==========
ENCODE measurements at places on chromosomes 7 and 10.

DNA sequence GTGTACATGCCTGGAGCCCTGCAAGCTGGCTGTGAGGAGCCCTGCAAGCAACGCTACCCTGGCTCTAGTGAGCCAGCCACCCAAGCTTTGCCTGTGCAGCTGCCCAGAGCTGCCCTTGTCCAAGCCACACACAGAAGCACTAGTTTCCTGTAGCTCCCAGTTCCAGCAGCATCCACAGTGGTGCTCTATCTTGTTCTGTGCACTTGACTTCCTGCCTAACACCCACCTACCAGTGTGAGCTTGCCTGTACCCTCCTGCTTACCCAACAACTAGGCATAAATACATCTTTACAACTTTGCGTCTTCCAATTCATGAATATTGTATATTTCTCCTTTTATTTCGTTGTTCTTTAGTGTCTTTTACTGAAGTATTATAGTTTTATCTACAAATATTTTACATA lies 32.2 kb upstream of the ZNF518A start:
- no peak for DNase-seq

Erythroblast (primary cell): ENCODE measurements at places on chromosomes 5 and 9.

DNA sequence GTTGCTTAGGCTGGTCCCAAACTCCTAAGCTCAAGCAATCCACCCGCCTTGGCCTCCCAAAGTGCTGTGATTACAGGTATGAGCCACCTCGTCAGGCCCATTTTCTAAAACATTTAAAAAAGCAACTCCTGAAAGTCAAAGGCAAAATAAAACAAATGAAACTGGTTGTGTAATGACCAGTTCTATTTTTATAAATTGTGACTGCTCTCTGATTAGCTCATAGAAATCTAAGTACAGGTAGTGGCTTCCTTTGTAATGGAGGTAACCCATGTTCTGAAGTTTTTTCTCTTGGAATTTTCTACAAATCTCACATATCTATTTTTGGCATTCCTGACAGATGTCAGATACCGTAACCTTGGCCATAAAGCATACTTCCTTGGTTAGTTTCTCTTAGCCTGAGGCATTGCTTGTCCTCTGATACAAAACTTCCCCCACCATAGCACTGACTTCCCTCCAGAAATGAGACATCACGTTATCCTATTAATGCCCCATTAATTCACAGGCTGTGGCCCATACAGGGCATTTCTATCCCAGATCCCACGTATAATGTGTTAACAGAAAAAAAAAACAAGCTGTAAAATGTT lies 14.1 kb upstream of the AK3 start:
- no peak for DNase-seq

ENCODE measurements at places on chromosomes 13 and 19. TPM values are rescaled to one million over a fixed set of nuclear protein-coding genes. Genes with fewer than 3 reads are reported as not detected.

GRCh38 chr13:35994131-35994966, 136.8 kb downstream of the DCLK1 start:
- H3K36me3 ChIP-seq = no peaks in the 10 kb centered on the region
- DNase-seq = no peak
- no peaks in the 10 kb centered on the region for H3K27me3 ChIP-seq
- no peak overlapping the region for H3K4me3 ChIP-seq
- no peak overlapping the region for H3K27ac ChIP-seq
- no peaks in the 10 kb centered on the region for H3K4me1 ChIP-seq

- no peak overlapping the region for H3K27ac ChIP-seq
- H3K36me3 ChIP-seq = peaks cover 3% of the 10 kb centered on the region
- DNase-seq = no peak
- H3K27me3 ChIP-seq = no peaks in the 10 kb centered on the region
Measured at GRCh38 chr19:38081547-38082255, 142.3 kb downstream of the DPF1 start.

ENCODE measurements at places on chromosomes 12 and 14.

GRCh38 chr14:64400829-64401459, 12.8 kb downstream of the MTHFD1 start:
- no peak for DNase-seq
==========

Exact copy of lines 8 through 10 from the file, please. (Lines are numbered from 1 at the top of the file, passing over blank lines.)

GRCh38 chr13:35994131-35994966, 136.8 kb downstream of the DCLK1 start:
- H3K36me3 ChIP-seq = no peaks in the 10 kb centered on the region
- DNase-seq = no peak